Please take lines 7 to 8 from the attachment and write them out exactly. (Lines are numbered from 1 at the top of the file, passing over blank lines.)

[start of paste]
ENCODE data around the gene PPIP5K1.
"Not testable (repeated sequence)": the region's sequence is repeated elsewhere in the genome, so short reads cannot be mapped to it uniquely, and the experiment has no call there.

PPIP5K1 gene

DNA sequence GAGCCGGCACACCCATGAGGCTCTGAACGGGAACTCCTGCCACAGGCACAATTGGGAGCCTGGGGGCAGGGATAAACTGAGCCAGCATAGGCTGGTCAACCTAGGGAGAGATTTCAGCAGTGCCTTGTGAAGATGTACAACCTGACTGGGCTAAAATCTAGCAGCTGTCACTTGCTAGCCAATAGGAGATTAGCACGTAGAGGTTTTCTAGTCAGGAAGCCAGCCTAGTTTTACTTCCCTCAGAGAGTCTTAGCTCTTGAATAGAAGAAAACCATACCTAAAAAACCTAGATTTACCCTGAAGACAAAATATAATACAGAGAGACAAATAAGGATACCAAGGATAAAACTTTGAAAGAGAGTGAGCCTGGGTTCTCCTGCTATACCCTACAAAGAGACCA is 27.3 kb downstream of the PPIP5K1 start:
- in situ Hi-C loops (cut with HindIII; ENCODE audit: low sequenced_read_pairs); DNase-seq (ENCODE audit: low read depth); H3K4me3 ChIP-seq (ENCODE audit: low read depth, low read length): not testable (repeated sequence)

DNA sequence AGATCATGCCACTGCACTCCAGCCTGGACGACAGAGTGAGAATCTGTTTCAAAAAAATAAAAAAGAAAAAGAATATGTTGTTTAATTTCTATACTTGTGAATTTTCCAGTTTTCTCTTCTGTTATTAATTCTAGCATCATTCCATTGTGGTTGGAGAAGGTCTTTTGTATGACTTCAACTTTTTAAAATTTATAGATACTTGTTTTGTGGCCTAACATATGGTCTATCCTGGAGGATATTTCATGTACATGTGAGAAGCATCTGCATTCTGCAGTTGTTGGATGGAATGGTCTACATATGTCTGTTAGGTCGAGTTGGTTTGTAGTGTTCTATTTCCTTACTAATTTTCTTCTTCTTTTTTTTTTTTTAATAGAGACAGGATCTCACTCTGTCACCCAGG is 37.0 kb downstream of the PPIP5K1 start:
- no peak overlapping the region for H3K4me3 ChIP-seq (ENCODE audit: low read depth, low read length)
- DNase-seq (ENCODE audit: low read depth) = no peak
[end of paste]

- no peak overlapping the region for H3K4me3 ChIP-seq (ENCODE audit: low read depth, low read length)
- DNase-seq (ENCODE audit: low read depth) = no peak